Georgia takes a comprehensive approach toward improving literacy that focuses on language nutrition, access, positive learning climate, and teacher preparation and effectiveness. As a part of this plan, the state has set a goal that, by 2020, all children in Georgia will be on a path to reading proficiently by the end of 3rd grade. Each year, 3rd grade students take the Georgia Milestones assessments and are required to meet an At/Above Grade Level designation in reading to be promoted to 4th grade.
Michigan’s Early Literacy Initiative
Over the next few years, Michigan’s early literacy work will focus on giving students research-supported interventions through diagnostic-driven methods. Beginning with the 2019—20 school year, legislation states that Michigan 3rd graders must be retained based on subpar reading scores. The provisions of the new law that start next school year involve providing extra services to struggling kindergarteners through 3rd graders. Michigan teachers will lead with data that compares the state’s status and growth over time, with the goal of developing a targeted set of literacy skills and reading competencies in early grades to ensure that students can demonstrate proficiency in English language arts by 3rd grade. Both parents and educators will be involved in bringing Michigan’s Early Literacy initiative to life through a commitment to providing information, awareness, and outreach.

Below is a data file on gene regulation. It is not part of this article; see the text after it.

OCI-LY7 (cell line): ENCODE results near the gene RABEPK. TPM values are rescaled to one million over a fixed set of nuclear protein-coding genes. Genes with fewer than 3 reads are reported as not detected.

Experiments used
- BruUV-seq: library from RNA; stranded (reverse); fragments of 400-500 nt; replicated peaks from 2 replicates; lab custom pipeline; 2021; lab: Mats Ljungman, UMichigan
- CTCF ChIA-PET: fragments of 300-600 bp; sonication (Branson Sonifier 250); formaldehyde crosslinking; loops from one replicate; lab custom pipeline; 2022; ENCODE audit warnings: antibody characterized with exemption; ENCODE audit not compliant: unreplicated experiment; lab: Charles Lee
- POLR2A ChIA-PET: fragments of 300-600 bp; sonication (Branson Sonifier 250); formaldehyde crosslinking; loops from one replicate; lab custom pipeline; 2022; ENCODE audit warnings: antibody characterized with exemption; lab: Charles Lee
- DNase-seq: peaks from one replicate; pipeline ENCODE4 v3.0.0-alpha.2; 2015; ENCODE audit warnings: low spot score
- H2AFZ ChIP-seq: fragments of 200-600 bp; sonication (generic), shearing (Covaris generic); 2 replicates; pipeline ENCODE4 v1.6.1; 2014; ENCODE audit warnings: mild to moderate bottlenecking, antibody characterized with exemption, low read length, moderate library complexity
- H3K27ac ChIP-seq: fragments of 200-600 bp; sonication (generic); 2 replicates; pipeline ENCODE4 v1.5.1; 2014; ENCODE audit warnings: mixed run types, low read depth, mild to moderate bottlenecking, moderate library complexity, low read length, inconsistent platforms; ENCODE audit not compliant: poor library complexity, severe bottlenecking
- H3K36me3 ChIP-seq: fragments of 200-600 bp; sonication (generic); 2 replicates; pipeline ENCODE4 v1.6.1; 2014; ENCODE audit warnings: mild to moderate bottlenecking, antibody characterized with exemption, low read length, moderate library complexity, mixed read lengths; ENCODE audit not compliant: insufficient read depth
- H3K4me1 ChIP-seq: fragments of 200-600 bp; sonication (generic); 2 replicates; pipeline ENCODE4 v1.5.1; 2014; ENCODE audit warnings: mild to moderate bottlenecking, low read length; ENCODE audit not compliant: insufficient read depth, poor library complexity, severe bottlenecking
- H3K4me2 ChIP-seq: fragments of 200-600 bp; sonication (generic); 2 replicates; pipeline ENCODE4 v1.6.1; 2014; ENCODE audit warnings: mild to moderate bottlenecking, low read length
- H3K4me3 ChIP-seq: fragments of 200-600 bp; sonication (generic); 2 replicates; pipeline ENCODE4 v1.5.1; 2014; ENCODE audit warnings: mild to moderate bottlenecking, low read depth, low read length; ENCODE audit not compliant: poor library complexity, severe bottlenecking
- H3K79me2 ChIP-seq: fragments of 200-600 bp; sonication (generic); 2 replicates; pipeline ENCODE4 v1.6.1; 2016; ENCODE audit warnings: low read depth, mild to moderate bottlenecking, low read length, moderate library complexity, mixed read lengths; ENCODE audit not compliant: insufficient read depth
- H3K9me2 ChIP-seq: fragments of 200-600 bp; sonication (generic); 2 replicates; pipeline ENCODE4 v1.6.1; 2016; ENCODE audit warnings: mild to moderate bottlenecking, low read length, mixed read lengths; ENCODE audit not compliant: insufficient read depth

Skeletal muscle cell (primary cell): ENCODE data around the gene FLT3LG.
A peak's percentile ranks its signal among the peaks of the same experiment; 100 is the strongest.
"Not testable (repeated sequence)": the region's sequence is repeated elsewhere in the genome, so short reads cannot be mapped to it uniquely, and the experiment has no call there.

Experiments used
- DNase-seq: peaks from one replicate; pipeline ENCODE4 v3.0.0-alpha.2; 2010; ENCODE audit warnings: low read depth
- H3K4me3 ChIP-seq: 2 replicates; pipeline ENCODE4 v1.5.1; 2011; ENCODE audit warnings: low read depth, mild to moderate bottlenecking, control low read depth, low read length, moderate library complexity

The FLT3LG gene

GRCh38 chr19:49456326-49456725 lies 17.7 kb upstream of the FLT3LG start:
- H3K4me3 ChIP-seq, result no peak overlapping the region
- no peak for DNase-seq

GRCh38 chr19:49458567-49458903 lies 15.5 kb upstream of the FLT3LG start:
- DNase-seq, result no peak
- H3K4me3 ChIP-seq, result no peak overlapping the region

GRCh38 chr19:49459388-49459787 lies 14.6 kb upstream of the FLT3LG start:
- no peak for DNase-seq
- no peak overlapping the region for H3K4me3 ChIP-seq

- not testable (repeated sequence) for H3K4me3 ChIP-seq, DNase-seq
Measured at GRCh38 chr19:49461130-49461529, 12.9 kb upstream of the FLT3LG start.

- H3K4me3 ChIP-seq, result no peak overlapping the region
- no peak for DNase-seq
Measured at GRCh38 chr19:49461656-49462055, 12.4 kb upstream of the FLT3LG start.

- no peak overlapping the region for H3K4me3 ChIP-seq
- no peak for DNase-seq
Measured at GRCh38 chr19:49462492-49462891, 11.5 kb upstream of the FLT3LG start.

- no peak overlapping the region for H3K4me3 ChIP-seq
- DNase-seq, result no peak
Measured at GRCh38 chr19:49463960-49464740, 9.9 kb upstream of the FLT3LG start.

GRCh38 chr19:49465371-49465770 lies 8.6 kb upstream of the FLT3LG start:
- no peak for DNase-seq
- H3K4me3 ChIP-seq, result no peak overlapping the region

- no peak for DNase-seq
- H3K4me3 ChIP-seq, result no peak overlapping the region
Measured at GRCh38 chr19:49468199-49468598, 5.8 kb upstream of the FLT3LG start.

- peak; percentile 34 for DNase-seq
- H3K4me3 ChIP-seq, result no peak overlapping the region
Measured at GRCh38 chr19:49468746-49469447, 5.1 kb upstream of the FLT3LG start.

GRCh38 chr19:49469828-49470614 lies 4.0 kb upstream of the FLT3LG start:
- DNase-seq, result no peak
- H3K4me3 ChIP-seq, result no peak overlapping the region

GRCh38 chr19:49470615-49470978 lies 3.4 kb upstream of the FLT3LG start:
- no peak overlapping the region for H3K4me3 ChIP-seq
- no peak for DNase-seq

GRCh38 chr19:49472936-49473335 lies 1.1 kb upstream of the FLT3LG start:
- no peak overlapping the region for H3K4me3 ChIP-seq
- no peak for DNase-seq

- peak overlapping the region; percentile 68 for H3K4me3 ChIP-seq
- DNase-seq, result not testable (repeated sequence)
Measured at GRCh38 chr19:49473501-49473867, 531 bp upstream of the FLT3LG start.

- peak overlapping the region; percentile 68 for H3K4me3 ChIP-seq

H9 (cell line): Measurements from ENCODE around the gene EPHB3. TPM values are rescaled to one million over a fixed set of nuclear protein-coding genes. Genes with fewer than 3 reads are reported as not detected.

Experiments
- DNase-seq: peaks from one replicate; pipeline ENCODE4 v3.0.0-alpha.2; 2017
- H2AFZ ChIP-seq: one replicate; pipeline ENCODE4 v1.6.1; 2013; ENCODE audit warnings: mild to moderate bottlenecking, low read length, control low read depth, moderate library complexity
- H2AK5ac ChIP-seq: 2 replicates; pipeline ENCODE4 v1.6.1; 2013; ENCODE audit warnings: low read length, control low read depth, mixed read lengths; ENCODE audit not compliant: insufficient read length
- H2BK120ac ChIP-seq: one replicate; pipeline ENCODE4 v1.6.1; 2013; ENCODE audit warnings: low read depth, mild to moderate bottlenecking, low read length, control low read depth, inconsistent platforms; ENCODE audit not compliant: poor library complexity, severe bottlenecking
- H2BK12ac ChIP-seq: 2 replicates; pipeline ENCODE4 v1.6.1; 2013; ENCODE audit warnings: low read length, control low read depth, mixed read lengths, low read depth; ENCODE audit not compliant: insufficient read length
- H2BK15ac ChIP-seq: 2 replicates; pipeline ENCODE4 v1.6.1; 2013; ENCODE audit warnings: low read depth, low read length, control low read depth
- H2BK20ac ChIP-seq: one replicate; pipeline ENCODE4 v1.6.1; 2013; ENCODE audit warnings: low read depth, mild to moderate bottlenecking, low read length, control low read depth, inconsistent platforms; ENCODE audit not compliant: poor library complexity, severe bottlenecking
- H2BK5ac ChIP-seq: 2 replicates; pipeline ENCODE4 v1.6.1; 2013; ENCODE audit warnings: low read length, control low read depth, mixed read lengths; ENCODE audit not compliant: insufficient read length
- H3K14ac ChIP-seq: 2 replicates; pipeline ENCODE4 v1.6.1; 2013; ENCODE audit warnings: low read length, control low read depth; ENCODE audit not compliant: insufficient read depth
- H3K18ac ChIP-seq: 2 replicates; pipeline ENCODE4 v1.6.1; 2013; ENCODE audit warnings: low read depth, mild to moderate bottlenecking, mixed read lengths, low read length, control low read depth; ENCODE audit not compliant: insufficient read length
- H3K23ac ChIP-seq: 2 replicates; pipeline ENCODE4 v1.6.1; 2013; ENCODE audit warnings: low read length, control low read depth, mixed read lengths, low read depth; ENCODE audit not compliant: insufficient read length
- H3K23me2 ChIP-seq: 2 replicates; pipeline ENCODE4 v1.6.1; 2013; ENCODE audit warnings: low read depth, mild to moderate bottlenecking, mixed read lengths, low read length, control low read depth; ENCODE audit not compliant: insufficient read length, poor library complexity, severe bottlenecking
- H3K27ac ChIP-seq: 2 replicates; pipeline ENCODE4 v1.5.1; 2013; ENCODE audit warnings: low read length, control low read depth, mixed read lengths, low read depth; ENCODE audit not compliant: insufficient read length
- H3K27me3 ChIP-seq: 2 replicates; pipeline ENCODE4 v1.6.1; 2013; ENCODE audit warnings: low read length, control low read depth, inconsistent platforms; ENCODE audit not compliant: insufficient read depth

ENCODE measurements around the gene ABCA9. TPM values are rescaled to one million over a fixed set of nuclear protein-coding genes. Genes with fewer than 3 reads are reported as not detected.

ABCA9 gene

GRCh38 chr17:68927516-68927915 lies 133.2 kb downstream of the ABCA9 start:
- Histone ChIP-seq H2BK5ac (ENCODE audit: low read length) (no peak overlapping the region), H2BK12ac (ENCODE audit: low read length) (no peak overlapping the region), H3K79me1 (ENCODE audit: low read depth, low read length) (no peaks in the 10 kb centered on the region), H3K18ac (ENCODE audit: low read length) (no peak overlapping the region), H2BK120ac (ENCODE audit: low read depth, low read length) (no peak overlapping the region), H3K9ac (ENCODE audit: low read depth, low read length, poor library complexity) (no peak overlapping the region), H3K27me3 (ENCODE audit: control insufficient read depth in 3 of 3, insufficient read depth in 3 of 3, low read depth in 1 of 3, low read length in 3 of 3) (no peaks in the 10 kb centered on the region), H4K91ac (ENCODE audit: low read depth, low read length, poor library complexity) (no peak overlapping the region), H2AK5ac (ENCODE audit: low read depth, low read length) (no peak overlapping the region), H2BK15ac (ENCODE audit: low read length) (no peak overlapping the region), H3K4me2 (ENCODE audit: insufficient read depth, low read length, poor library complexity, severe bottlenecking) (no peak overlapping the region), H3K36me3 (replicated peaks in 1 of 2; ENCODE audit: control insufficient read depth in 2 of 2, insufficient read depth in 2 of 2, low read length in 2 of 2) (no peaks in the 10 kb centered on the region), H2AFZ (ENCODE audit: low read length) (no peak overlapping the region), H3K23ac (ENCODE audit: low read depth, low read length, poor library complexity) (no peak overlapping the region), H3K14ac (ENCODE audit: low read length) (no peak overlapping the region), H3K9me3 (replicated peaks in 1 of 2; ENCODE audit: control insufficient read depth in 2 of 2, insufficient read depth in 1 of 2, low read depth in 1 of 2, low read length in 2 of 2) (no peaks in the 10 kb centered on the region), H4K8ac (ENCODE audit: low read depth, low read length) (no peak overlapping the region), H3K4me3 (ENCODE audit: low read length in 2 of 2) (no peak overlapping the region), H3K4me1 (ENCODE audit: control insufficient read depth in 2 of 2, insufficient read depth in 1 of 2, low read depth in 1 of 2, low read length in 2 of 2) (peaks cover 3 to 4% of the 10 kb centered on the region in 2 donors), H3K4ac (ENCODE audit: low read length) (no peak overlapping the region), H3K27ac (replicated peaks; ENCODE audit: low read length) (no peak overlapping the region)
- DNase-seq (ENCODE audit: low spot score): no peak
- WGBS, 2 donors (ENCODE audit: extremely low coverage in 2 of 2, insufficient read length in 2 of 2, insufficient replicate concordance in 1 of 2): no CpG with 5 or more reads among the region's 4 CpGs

Arizona’s Move on When Reading (MOWR) Program
Arizona’s Move on When Reading program is designed to ensure that all students receive evidence-based, effective reading instruction in kindergarten through 3rd grade. The primary focus is to identify struggling readers early and provide them with targeted interventions to get them reading at or above grade level. Students are required to meet the MOWR cut scores on the AzMERIT in 3rd grade in order to be promoted to 4th grade. The program includes very specific guidelines for K–3 literacy programs and requires each district to submit detailed literacy plans annually in order to receive their share of the 40 million dollars in funding tied to the initiative.
Overall, what we have learned is that teaching reading is a complex process. It requires resources and parental support. Early literacy starts well before traditional school, and it is an intricate weaving of students acquiring skills and their engagement in the content. There is a point where these skills are expected to be in place and educators are expected to provide the student with the ability to contribute to their own learning.
Interested in learning more about structuring an effective, research-based reading and language arts program to help students meet achievement goals? Check out our reading and literacy how-to guide to help you think through essential instructional and assessment components, as well as select appropriate technology tools to support your approach.